Down there. It's a place not every guy wants to go. Unfortunately, that means some women are not experiencing the sexual pleasure they deserve. In fact, one story of a man's refusal to take the trip south has caused quite the stir online. And he's not alone — only 55% of men have performed oral sex on women, according to the National Survey of Sexual Health and Behavior. But there are some men who are happy to please their partners.
For the guys who spoke to Mic, it was an important step in their sexual progressions. Heterosexual men ready for intimacy, but not intercourse, spoke to Mic about their first time performing cunnilingus, why guys should go down on their girlfriends and the politics of squirt.
Chris was 15 years old, sitting with his girlfriend watching a PG-13 movie when he did it for the first time. They sat under a blanket, naked from the waist down. And then she gave him a look.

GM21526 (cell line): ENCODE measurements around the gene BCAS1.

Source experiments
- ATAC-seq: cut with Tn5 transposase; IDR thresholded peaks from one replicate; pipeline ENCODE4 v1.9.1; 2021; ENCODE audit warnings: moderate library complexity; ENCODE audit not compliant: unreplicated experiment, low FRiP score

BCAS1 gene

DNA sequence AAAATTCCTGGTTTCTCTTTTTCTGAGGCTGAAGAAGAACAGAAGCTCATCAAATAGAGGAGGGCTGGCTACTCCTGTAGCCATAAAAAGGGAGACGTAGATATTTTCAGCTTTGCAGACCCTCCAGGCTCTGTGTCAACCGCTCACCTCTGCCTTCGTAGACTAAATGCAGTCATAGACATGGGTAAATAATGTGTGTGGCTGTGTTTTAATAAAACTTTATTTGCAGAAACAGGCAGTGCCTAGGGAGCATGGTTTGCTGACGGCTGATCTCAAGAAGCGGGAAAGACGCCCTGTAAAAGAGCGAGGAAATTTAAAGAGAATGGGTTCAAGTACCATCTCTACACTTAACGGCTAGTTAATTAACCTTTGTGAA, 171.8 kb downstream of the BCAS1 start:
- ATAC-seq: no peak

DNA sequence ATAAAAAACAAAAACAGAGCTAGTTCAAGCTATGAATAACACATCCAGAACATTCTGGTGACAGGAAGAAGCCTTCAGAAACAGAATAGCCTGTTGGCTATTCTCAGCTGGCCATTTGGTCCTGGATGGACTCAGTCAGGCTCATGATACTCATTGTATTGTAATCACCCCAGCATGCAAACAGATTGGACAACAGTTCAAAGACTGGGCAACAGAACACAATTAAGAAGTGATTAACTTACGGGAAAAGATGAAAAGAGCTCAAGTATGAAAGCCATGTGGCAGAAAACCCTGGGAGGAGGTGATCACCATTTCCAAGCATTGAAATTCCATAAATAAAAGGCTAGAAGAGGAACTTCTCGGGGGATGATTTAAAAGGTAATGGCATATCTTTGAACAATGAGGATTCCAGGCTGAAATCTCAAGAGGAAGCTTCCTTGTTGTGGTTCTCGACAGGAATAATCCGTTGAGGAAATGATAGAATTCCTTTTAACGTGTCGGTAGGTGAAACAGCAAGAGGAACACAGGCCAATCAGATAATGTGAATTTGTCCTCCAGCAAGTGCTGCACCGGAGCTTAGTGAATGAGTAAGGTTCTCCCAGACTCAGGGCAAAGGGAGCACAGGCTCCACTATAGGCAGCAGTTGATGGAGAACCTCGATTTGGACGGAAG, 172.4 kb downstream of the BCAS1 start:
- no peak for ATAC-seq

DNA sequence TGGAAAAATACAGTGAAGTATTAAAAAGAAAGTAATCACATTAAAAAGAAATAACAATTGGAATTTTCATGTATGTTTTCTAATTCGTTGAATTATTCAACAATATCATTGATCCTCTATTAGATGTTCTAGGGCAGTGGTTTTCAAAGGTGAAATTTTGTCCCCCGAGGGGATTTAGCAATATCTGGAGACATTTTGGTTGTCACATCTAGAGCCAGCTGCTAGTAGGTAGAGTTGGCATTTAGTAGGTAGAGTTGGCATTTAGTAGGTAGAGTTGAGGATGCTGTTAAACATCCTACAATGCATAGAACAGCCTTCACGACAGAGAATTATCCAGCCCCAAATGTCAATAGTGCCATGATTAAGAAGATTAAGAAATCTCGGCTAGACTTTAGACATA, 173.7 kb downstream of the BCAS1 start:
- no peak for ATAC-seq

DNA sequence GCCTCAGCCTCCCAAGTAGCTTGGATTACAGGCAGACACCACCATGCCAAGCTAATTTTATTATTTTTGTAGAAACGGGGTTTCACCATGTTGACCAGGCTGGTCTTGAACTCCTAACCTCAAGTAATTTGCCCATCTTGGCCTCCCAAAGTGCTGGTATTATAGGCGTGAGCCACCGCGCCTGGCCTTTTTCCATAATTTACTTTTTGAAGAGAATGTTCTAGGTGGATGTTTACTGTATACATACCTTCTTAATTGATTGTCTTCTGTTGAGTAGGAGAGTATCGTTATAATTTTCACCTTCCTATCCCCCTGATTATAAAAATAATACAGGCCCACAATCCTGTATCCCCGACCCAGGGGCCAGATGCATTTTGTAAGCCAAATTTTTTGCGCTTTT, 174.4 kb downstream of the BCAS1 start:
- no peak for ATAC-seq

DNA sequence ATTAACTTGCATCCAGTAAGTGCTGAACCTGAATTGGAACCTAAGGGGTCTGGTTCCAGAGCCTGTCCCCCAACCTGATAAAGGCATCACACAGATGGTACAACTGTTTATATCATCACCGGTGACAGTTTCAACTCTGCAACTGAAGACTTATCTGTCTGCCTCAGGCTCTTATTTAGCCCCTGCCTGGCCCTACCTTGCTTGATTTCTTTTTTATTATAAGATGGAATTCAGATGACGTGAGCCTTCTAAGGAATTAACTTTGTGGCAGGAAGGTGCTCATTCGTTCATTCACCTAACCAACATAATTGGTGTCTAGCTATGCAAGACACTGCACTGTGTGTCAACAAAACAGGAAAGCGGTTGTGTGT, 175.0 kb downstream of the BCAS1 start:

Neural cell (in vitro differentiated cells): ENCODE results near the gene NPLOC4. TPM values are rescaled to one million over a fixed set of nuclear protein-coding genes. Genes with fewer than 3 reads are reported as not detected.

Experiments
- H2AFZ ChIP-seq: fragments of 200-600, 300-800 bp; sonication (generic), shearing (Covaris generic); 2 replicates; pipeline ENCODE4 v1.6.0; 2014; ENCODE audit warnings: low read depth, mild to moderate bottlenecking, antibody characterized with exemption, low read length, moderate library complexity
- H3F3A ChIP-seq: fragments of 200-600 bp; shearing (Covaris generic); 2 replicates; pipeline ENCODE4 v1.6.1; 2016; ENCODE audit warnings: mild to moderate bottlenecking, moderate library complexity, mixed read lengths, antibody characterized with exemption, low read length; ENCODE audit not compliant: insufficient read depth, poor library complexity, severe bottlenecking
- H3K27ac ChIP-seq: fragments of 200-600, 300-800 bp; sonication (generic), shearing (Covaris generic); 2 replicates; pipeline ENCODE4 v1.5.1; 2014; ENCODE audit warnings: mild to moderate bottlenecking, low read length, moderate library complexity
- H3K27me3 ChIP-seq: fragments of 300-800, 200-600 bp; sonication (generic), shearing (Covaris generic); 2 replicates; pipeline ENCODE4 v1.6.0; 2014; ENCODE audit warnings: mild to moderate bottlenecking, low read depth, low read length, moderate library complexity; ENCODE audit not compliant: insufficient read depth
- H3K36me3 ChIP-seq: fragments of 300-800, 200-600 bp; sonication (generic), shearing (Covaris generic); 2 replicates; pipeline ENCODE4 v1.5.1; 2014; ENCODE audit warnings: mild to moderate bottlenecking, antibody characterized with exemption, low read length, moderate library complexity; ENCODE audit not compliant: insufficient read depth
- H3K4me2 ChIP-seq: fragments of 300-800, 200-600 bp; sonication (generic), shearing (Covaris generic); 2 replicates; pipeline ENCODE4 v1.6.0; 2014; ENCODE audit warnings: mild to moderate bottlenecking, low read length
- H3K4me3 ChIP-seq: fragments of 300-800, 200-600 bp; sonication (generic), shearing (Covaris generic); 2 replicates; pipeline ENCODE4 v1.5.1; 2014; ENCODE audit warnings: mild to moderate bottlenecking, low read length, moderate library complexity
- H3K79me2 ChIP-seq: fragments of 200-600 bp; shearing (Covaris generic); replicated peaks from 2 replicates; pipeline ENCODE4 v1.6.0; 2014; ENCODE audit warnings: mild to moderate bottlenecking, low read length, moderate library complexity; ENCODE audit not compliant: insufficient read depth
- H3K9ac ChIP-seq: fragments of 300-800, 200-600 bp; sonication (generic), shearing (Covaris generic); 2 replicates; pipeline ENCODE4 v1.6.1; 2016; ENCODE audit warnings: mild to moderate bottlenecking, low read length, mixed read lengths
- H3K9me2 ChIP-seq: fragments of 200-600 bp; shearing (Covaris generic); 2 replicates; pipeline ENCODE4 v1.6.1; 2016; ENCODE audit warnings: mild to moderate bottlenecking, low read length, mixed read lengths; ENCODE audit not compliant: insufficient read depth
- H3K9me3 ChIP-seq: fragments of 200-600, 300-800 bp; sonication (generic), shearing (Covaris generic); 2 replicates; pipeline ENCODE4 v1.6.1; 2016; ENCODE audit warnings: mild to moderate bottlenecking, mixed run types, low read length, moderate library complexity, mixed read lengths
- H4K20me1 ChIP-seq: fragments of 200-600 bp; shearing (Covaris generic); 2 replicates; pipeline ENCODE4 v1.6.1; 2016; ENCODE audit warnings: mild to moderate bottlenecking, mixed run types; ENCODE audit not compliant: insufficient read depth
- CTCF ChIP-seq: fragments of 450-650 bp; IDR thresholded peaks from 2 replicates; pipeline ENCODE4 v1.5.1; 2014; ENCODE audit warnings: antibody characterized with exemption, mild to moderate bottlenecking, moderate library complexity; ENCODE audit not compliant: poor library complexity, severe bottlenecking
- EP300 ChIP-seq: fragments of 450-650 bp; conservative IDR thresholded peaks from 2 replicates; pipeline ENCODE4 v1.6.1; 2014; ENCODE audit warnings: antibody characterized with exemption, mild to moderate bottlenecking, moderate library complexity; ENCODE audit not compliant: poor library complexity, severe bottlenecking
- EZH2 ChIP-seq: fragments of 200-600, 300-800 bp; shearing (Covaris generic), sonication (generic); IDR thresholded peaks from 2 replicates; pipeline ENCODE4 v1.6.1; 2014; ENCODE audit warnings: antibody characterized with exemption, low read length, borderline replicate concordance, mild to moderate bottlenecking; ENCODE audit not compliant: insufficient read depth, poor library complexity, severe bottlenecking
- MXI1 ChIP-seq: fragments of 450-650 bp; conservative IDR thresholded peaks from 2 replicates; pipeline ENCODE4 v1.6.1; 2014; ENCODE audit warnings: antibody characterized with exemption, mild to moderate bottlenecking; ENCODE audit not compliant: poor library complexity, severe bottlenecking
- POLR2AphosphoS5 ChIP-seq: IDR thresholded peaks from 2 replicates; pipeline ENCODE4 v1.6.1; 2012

"She was kind of like, 'I don't know what to do right now, what do you want to do?' and then she was like, 'You could just go for it, that's OK," Chris told Mic. "I was nervous, but excited. I was a confident young man; I wanted to go for it and try it."
Chris said he was mainly nervous about getting caught and spent probably less than a minute total under the blanket. Chris's older brother congratulated him but also told him to "do his research" and not to "be a noob about this." Chris began researching techniques, though he wouldn't get up at bat again until two years later with a different girlfriend.
"I spent a lot of time looking at her face to see if what I was doing had a positive effect," he said. "I'm not going to be so arrogant as to say that the first time I went down on a girl she came, but it seemed good."
Chris shared his feelings about going down on a girl for the first time.
"You know what, the only thing I can remember is that there was a sense of 'this feels like the right thing to do,'" he said. "I've always been a guy who wants to do the right thing and be good to my woman.'"